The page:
Registered with the Registrar of Newspapers for India under R.N.I 53640/91
Vol. XXXII No. 14, November 1-15, 2022
How can Madras not have had a Globe Theatre? That name, forever associated with the Bard of Avon ought strictly to have been a playhouse but for some reason cinema took to it and practically every city in the English-speaking world that had a significant film following seems to have had a Globe Theatre. Ours too was no exception and as if to prove we were one up on others, we had two – the Globe and the New Globe.
Our story begins with Raghupathy Venkayya, who having seen success in running a touring talkie early in the 1900s (see Vol. XXIX No. 23, March 16-31 2020 – Not Much Gaiety In Its History) decided that he ought to become a theatre owner. To him goes the credit of being the first Indian in the city to build a motion picture house. The Gaiety on Mount Road opened just a week after the Emden shelled the city, which means it was in business by end September 1914. Then came the Crown at the end of Mint Street, and the Globe in Purasawalkam, both inaugurated in 1915. This Globe was later renamed Roxy and survived for long, under various managements, before being demolished a decade or so ago, to make way for Saravana Stores, Purasawalkam.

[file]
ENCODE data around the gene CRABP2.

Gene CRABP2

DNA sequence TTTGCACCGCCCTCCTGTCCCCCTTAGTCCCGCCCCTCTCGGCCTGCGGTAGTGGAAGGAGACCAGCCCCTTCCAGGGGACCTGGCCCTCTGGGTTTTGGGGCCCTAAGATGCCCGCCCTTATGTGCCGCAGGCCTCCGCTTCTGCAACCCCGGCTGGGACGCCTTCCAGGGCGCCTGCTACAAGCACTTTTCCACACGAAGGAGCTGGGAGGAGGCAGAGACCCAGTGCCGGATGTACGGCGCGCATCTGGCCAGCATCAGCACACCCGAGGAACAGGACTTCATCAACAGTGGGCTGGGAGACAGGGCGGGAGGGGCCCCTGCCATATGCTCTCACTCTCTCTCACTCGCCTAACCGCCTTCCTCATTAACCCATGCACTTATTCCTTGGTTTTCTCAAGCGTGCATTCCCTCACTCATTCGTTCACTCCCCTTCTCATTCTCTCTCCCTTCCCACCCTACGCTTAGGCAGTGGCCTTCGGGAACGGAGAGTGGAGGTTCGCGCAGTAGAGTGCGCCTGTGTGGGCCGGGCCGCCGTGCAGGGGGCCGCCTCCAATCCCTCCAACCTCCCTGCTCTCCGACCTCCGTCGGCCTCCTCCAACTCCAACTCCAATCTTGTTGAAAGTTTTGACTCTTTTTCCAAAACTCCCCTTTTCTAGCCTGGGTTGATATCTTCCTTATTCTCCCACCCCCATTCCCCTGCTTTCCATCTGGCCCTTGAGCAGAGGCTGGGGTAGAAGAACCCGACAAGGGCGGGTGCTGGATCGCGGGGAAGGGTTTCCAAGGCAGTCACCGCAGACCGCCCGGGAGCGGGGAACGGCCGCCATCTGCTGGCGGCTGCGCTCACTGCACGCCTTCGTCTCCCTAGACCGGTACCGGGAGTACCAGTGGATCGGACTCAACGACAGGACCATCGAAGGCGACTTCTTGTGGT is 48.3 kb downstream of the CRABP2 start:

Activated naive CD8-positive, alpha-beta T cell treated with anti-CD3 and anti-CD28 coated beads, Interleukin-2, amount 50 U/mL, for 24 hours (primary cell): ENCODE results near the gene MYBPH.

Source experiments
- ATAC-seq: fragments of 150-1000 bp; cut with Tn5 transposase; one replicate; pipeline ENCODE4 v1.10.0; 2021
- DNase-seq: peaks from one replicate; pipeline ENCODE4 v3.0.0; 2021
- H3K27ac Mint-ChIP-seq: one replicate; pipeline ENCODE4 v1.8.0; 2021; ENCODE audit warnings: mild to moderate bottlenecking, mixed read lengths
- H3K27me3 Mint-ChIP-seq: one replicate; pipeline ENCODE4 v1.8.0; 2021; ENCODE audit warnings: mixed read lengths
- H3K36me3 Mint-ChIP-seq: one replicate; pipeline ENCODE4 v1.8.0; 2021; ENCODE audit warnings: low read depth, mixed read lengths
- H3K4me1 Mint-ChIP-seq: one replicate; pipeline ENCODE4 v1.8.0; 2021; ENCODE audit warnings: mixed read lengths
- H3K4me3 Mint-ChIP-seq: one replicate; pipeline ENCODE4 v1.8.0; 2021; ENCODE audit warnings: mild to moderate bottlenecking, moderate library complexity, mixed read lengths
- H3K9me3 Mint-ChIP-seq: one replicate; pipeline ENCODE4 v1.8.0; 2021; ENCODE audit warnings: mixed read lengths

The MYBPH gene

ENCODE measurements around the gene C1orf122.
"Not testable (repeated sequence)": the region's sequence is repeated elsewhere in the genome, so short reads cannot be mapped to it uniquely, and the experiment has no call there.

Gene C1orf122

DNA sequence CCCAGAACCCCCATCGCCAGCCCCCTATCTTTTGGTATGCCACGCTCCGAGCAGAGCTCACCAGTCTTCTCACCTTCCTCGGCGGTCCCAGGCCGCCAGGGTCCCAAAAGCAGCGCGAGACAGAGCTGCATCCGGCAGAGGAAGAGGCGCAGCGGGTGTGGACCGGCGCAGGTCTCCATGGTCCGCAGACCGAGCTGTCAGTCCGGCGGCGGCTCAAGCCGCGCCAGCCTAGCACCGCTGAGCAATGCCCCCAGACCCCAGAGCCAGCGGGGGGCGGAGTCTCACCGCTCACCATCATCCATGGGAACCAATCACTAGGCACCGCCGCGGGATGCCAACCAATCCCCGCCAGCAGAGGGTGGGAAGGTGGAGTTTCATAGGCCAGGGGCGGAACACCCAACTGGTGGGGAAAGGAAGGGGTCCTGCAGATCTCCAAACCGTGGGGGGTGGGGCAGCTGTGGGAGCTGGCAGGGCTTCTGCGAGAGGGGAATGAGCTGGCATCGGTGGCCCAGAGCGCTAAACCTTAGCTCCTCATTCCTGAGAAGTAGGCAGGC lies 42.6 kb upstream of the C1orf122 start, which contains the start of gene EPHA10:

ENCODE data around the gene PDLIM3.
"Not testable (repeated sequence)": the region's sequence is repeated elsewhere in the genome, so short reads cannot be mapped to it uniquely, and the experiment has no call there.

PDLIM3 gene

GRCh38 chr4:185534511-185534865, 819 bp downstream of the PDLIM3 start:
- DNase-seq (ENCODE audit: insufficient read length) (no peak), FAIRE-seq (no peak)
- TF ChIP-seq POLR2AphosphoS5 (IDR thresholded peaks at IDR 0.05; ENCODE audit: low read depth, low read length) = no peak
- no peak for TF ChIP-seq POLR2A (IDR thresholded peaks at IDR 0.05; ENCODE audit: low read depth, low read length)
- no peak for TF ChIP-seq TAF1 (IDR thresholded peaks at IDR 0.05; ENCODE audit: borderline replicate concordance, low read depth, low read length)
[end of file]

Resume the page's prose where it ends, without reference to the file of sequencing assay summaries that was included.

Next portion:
All three, Gaiety, Crown and Globe/Roxy were taken over by the Official Assignee of the High Court of Madras in 1925, when Raghupathy Venkayya and his son Prakash, chiefly owing to financial profligacy, ran their film-making company to the ground and declared insolvency. They had been running the Star of the East studio behind the Globe/Roxy and this had apart from them the Maharajah of Pithapuram, Sir R.K. Shanmukham Chetty and Govinddoss Chaturbhoojadoss as its Directors. The Roxy and the Gaiety stood on leased land and the lease of the former was taken over by Globe Theatres Pvt Limited, promoted by Varadaraja Pillai, a man from with political connections in Salem.
By this time, Mount Road was fast emerging as the place to be in as far as films were concerned. The Kushaldoss Chaturbhoojadoss family owned a vast plot of land measuring eleven grounds at the intersection of General Patters and Mount Roads, and this was deemed ideal for a theatre. For reasons best known to the family, it was decided to enter into a lease agreement with a film promoter for the development of the theatre. The land was therefore leased to M Varadaraja Pillai. The lease was entered into in 1938 for a period of 15 years, at a rent of Rs 560 per month. Varadaraja Pillai thereafter constructed the theatre building on the land and thus came into existence New Globe Theatre.